Examples of Reciprocity
Melbourne Treemail Project
By 2009 40% of the 77,000 trees in Australia’s ‘garden city’ of Melbourne were struggling or dying. The City Council came up with an innovative way of involving residents in tree-care. They assigned all trees ID numbers and mapped every tree in the city on a digital platform. Then, they invited the general public to log information on the website, enabling council workers to identify and come out to help any tree who was struggling in some way.
However, something extraordinary happened. . . . READ MORE
The Honorable Harvest
Botanist, bryologist, and member of the Citizen Potawatomi Nation, Robin Wall Kimmerer speaks the language of plants. Rooted in the land and linked by an inherent reciprocal relationship, Kimmerer shares with us glimpses of how we can strengthen our relationship to all living beings of the earth. Informed by the teachings of plants and influenced by traditional elders of her tribe, Kimmerer translates the ways plants seek to connect with us. Their story is our story. It invites us to experience and reawaken a dormant memory of a centuries-old relationship that emerges from the soil. This is not a symbolic or abstract idea, rather, it is a calling for a genuine and authentic connection to the spirit of life.
The Biggest Little Farm
In 2011, Molly and John Chester kept a promise to their rescue dog, Todd, by leaving the city of Los Angeles to become farmers in the hopes of living “in perfect harmony with nature.” The Biggest Little Farm is a film that tells the story of their eight-year journey to re-invigorate 200 acres of infertile soil—land that had been over-worked by industrial farming methods (an example of Dominion to the exclusion of Reciprocity). The result is Apricot Lane Farms, a beautifully cultivated traditional foods endeavor where the health of the land, its wildlife, the livestock, and farm crew are all respected and regarded as integral to maintaining a living ecosystem.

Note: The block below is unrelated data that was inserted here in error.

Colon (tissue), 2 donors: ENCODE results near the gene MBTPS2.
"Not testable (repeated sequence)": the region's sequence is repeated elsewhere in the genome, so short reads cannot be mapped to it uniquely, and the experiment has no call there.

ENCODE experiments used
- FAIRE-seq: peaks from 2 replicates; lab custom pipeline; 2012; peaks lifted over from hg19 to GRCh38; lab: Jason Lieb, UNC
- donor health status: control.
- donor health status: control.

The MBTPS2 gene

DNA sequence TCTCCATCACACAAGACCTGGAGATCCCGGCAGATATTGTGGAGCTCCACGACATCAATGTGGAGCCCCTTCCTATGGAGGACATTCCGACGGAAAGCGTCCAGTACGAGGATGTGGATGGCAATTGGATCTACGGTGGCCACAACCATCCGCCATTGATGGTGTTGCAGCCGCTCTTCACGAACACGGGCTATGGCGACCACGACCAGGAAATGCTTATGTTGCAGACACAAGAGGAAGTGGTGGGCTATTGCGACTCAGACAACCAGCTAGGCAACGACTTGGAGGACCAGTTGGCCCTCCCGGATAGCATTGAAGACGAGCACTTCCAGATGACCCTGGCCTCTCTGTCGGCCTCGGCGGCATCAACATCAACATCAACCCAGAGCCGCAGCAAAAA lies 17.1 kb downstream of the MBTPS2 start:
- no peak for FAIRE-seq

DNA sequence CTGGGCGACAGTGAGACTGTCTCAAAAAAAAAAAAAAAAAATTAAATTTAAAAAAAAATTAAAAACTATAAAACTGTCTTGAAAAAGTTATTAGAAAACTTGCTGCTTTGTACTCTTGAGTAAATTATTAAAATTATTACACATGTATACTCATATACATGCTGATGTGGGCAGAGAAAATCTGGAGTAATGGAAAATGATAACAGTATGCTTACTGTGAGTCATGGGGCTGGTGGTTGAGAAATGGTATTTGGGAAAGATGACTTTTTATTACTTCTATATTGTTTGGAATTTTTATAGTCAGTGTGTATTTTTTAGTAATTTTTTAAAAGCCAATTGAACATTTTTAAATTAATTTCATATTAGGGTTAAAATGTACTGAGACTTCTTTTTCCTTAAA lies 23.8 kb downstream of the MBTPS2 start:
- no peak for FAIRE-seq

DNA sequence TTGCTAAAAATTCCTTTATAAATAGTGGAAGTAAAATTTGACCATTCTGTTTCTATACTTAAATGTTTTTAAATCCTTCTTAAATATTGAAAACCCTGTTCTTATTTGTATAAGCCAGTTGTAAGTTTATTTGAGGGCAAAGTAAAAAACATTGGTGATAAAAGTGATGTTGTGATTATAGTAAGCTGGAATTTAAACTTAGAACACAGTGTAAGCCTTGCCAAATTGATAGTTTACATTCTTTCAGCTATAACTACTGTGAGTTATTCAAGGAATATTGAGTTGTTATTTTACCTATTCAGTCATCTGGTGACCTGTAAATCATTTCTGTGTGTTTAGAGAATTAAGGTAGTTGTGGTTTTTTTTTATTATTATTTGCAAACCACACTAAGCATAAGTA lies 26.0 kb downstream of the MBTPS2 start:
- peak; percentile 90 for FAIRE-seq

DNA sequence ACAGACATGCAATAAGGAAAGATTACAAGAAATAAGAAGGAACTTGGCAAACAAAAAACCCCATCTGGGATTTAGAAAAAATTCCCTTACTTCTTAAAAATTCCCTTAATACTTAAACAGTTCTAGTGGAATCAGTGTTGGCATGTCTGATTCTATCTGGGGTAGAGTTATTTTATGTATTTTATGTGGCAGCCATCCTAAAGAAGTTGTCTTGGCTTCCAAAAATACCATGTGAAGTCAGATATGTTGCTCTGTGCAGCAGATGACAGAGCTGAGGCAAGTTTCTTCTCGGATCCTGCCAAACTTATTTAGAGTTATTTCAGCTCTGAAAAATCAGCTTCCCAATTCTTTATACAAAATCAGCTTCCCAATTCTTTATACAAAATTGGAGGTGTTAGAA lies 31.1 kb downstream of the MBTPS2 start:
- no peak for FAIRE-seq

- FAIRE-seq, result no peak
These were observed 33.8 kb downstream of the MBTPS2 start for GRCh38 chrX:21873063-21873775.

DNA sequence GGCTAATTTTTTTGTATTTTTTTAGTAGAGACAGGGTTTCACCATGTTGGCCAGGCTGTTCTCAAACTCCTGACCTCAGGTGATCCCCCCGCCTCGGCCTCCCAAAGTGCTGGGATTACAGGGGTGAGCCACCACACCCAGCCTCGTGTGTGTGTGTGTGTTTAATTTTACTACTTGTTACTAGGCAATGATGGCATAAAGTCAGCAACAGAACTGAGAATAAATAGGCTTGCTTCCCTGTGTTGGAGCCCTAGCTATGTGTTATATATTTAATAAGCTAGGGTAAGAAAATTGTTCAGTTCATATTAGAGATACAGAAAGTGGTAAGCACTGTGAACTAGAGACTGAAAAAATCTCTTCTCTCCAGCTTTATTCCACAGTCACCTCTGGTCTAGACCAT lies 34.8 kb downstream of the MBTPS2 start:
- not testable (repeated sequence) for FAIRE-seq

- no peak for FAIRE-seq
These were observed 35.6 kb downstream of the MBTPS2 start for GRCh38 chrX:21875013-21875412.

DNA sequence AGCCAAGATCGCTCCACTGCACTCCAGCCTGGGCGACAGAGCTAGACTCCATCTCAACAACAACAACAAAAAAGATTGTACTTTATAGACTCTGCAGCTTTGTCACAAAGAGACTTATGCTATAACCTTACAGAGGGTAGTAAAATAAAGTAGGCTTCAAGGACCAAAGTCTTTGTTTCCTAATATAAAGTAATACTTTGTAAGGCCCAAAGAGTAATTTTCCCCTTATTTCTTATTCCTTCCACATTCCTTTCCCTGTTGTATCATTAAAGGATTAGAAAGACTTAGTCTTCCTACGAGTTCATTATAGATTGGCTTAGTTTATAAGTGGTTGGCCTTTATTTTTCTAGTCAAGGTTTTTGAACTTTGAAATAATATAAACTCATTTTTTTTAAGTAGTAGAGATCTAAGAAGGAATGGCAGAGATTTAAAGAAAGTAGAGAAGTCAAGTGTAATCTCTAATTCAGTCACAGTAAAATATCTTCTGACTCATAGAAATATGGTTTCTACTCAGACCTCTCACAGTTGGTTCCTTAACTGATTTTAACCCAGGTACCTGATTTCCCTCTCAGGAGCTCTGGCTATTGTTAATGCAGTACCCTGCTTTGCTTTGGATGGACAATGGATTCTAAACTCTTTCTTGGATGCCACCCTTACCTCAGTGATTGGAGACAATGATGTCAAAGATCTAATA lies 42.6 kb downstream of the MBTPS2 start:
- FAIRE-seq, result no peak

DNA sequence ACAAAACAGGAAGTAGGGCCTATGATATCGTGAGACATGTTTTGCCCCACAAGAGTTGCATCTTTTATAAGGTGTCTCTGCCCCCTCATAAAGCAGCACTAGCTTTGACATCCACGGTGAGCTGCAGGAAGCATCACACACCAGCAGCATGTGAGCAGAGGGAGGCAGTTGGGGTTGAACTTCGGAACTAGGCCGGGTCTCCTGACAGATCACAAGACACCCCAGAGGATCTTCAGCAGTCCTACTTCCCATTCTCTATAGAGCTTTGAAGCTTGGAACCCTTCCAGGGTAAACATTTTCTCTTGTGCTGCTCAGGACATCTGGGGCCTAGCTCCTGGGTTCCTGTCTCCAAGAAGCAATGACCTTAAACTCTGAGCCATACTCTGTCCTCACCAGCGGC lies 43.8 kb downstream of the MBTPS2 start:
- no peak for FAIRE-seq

On display in the film is the radical imagination it took for Molly and John to learn to live with the self-balancing laws of Nature . . . READ MORE
Avatar (James Cameron, 2009)
Avatar depicts the struggle between a native population, the “Navi,” that lives in natural kinship with all living things on their planet, Pandora, and an alien—human—civilization engaged in corporate exploitation. The humans are bent on exercising their Dominion and conquering Nature in the name of greed, hedonism and as a response to their failure to exercise population control on planet Earth. The Navi inherently practice Reciprocity and live in balance with Nature and respect its Dominion.
Ultimately, Avatar is about the relationship between humans and Nature. Historically our species has treated Nature as a commodity to be used – and wasted – as we please, both for comfort and for wealth. . . . READ MORE
Serendipity and the Power of Daydreams
“In Chinle, Arizona, some 250 miles from Albuquerque. I keep thinking Jerome Bernstein, Jungian psychologist from Santa Fe, is going to walk through the door. Then, Jerome walks through the door. It’s a Sunday, it’s Dec. 28 , it’s 12 degrees outside, and here is Jerome, 300 miles from home, walking in with his two canes—“Like a deer dancer,” he exclaims, beaming. Jerome looks like Christopher Lloyd but with a gentler laugh. He has a great halo of white hair surrounding an otherwise bald pate. He has a friend in tow, who he introduces as Christophe, a French quantum mechanics theorist who is also a Jungian.”
So begins Diane Joy Schmidt’s story in her article, “Serendipity and the Power of Daydreams,” that recounts a meaningful coincidence — an encounter C. G. Jung would call a “synchronicity.” Two independent paths unexpectedly crossed and created a soulful story. . . . READ MORE
To read Schmidt’s original article, visit her website.